Lord of the Flies has nothing on Osama.
Would women rather be dead than live this life?
Bleak doesn’t begin to describe Osama.
Desperate doesn’t begin to describe Osama.
Arresting images of women in pale blue birkas who had dared to protest running from the taliban.
Scruffy boy speaking to the camera. He is in the beginning like a hieratic Greek chorus.
Limping children struggling in pillered walkways.
The plight of women under true oppression, their universal plight in time of war.
A mother says: "I wish God had not created women."
Her old mother corrects her saying men and women are equal. They work as hard. They are equally unfortunate.
A 12-year-old Afghan girl and her mother lose their jobs when the Taliban closes the hospital where they work. The Taliban have also forbidden women to leave their houses without a male "legal companion." With her husband and brother dead, killed in battle, there is no one left to support the family. Without being able to leave the house, the mother is left with nowhere to turn. Feeling that she has no other choice, she disguises her daughter as a boy. Now called ‘Osama,’ the girl embarks on a terrifying and confusing journey as she tries to keep the Taliban from finding out her true identity. Inspired by a true story, Osama is the first entirely Afghan film shot since the fall of the Taliban.
In despair they take the daughter cut her hair, put her in pants, make her a boy. They need a male family member who can escort a woman who goes to give health care to the sick for what ever money they can make. They talk about it while braiding her hair.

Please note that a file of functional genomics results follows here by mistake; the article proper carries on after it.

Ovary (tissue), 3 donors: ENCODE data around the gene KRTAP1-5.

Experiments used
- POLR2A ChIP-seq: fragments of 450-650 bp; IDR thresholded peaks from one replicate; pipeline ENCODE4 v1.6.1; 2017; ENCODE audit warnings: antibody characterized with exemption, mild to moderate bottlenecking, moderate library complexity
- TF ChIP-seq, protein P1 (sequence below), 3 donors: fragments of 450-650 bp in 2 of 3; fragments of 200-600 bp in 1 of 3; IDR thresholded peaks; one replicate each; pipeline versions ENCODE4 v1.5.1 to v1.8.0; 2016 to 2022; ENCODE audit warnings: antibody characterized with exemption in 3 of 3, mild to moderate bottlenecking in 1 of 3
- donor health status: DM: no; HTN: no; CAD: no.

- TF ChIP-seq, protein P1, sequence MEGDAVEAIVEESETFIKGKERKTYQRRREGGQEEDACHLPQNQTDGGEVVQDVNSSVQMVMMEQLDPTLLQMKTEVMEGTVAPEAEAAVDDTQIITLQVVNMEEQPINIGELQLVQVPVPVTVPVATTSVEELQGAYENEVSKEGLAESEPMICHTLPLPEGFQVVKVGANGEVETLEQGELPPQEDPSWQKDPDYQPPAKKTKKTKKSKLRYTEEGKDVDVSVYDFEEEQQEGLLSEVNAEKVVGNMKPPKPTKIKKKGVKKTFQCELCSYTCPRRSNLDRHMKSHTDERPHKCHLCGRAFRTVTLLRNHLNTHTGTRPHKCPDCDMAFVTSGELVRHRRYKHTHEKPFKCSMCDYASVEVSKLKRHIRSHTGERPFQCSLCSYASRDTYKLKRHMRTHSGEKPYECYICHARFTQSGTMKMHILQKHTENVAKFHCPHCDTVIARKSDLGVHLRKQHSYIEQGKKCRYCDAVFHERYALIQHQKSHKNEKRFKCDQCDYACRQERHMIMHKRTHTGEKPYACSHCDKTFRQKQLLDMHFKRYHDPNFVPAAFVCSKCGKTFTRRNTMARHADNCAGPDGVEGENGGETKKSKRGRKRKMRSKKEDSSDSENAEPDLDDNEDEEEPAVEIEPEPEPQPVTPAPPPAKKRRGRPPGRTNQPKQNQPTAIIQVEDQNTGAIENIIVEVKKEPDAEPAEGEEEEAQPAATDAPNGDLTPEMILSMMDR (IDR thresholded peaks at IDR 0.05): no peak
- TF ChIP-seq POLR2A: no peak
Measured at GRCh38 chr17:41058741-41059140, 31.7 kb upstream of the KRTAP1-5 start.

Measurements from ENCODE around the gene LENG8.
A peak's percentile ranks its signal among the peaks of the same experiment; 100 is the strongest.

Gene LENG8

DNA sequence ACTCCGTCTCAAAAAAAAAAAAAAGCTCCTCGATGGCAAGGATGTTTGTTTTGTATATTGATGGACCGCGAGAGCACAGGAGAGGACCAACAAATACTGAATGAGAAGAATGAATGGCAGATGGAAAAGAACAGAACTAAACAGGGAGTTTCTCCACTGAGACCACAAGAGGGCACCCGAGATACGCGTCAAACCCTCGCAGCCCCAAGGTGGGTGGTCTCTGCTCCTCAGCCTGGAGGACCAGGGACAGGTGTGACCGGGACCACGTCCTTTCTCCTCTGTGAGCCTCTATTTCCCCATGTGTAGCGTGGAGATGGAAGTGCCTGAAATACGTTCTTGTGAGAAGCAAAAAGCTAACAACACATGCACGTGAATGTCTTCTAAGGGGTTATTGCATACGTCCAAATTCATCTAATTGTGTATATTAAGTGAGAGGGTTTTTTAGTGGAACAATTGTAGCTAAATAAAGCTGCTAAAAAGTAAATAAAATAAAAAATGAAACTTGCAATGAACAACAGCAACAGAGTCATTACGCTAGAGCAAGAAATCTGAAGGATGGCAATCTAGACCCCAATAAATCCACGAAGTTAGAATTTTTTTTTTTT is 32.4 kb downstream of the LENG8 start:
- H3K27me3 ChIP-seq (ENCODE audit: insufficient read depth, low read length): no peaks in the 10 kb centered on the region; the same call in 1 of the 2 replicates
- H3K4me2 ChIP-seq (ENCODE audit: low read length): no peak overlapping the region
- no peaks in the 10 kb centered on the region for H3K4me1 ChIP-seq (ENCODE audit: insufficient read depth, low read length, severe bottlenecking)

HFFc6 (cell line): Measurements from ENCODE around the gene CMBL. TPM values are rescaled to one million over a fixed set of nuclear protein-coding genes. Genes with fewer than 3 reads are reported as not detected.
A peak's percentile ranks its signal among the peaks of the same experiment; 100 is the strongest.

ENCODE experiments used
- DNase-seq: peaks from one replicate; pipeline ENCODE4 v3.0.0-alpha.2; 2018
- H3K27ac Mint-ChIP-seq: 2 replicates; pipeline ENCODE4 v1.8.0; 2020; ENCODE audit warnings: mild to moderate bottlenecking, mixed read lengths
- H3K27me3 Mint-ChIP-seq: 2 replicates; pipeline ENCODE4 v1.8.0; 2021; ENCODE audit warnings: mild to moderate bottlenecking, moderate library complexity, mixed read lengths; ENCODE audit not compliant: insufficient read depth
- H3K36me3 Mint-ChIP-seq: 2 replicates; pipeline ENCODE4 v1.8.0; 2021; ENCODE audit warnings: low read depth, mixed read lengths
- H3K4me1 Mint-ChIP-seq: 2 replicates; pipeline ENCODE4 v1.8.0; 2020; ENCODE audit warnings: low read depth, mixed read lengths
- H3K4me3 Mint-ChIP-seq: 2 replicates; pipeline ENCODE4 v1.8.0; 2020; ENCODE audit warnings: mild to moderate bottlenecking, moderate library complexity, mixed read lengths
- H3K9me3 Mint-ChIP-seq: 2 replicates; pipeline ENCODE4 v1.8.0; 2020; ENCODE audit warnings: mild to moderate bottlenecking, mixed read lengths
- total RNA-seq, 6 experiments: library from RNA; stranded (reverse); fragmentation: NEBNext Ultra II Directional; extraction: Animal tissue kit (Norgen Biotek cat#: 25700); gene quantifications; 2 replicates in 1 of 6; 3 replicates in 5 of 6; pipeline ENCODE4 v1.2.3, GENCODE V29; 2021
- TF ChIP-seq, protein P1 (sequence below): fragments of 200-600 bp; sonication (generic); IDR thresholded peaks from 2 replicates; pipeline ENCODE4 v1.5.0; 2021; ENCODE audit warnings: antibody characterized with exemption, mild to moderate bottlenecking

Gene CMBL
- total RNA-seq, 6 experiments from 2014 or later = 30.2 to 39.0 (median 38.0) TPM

Like the Chinese King of Masks (much happier, being Chinese) or the Jewish Yenta (much happier being a musical) and also the Chinese Farewell My Concubine (much happier because… well… because…) with its scenes of forcing a choice this movie has its hideous scenario of death or life, to be a girl or be a false boy.
I was reminded of Vittorio di Sicca and Zhang Yimou who made films with non-actors. There is a starling reality to what they produce.
But bleak doesn’t begin to describe Osama. You keep looking for little rays of hope, but they elude you as quickly as you summon them.
The little girl buries her hair with a bit of pigtail sticking out like a sappling, later with the remains of an IV dripping on it. It is a harbinger of annihilation of hope.
The mother of the false boy wants an old war comrade running an apothacary, milk bar of sorts of her dead husband to hire the son who is a daughter. And so the horror begins.
Her identity can’t be hidden and you know it. And you get the sense that the mother knew it and the old woman knew it.
There are some striking moments of film making which clue you in to what is coming.
Little sounds of a scissor in advance before you see it cutting. Scrapping of a metal sittring implement on the bottom of a cauldron.
Distant and ever closer single shot gunfire.
Bare and dry… everything. The cutting of a green ripse watermellon as if it were a head to be devoured.
The prayer chant allah hu akbar during prayer.
The little actress remains obviously a girl which heightens the tension, because we know what the Talbian would do to the women in this scenario.
I was struck, on the intellectual level with a moment of change in the style of language with story telling.
The old woman, grandmother, has the other side of the story, the message that being a man is no picnic.
One wonders if Major Hassan had this in mind as he shot his victims, invoking the name of his god.